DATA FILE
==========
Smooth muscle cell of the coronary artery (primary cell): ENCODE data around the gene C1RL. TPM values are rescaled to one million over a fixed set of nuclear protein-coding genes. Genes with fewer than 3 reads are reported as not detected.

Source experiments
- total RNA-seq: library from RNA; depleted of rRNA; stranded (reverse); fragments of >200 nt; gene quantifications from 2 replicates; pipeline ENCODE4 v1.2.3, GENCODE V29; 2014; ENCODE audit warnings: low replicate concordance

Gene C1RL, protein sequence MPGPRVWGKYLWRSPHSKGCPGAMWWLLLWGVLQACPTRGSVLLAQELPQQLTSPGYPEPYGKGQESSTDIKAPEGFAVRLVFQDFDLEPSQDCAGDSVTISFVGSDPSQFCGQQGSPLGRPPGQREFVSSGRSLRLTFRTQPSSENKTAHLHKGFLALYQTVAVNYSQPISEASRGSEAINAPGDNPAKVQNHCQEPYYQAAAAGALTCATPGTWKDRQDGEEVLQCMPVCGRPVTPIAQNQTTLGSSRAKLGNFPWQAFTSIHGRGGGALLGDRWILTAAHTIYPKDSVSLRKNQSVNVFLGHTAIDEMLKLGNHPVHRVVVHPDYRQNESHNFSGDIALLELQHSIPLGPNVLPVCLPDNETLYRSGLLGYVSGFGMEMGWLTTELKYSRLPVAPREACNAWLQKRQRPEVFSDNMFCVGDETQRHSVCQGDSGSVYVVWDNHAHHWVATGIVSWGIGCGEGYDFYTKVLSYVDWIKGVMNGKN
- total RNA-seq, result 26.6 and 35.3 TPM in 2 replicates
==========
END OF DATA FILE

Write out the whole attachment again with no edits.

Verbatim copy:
Smooth muscle cell of the coronary artery (primary cell): ENCODE data around the gene C1RL. TPM values are rescaled to one million over a fixed set of nuclear protein-coding genes. Genes with fewer than 3 reads are reported as not detected.

Source experiments
- total RNA-seq: library from RNA; depleted of rRNA; stranded (reverse); fragments of >200 nt; gene quantifications from 2 replicates; pipeline ENCODE4 v1.2.3, GENCODE V29; 2014; ENCODE audit warnings: low replicate concordance

Gene C1RL, protein sequence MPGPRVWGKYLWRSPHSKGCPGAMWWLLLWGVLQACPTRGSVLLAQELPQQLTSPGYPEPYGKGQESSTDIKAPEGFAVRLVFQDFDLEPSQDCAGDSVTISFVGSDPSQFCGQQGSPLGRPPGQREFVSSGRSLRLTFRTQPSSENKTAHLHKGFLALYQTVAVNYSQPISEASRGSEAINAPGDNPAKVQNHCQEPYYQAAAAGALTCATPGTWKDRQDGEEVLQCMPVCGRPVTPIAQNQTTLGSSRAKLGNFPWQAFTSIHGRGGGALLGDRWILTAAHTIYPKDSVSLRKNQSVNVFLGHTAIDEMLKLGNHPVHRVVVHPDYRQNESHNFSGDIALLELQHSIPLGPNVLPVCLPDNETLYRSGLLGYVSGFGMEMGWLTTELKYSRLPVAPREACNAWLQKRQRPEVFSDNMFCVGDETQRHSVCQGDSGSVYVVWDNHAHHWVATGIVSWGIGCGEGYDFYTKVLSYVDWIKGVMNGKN
- total RNA-seq, result 26.6 and 35.3 TPM in 2 replicates